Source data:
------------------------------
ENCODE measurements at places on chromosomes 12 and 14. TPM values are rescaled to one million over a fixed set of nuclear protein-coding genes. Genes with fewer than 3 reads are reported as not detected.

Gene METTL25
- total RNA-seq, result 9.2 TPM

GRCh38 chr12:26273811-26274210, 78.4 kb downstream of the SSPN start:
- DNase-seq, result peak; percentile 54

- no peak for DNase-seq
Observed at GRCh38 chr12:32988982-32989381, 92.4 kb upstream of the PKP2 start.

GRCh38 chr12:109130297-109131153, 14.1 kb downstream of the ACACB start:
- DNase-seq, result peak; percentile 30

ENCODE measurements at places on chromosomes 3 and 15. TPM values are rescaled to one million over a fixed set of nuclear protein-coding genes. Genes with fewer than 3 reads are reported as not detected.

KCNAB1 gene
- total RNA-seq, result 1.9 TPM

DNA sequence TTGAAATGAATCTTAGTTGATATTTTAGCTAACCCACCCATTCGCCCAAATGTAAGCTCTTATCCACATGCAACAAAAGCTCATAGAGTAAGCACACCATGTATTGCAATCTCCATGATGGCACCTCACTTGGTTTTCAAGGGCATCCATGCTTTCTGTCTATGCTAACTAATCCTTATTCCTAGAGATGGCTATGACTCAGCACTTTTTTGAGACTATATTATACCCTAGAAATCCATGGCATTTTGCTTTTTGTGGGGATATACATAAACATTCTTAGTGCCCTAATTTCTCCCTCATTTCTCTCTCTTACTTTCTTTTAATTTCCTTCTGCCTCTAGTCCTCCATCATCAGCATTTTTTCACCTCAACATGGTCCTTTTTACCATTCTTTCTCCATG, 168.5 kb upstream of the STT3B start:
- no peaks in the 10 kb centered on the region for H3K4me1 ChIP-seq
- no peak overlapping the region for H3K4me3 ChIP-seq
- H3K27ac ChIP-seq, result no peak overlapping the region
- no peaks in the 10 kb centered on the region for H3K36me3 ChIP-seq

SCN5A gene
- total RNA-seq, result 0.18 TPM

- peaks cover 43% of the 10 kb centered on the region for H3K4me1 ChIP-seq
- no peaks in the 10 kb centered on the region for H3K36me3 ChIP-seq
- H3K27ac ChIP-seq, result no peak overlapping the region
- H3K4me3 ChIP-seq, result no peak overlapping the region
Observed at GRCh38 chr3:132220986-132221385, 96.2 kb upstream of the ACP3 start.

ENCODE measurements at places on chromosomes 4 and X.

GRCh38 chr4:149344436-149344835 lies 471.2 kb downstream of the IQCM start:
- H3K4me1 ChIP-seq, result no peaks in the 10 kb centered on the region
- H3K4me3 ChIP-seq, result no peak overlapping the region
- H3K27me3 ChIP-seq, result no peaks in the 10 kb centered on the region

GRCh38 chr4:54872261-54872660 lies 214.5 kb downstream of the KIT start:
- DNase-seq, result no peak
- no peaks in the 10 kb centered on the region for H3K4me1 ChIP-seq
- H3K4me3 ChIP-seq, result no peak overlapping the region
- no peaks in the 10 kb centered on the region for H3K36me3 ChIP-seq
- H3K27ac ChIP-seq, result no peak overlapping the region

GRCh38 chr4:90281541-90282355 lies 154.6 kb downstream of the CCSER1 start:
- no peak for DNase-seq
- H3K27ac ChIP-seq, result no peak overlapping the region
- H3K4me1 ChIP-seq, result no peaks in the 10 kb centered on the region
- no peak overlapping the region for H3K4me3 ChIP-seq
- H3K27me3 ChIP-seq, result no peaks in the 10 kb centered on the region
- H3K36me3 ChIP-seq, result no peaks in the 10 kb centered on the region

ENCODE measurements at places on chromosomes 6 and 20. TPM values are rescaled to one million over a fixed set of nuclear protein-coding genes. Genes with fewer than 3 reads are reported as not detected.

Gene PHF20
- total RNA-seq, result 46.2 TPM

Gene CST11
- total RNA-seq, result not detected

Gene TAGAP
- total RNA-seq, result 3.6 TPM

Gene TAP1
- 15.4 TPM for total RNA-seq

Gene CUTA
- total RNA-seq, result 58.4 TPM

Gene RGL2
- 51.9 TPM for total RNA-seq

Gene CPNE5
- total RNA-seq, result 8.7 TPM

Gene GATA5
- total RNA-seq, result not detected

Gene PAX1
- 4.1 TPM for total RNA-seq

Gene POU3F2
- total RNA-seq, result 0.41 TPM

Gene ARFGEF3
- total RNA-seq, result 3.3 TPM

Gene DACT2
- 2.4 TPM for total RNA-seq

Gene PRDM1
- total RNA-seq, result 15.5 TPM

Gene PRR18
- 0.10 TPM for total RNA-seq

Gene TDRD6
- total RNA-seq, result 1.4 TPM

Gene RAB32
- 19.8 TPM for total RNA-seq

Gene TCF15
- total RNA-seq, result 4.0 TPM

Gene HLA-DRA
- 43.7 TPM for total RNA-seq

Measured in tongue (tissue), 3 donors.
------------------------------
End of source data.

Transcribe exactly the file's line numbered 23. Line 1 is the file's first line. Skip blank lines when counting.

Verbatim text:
- H3K4me3 ChIP-seq, result no peak overlapping the region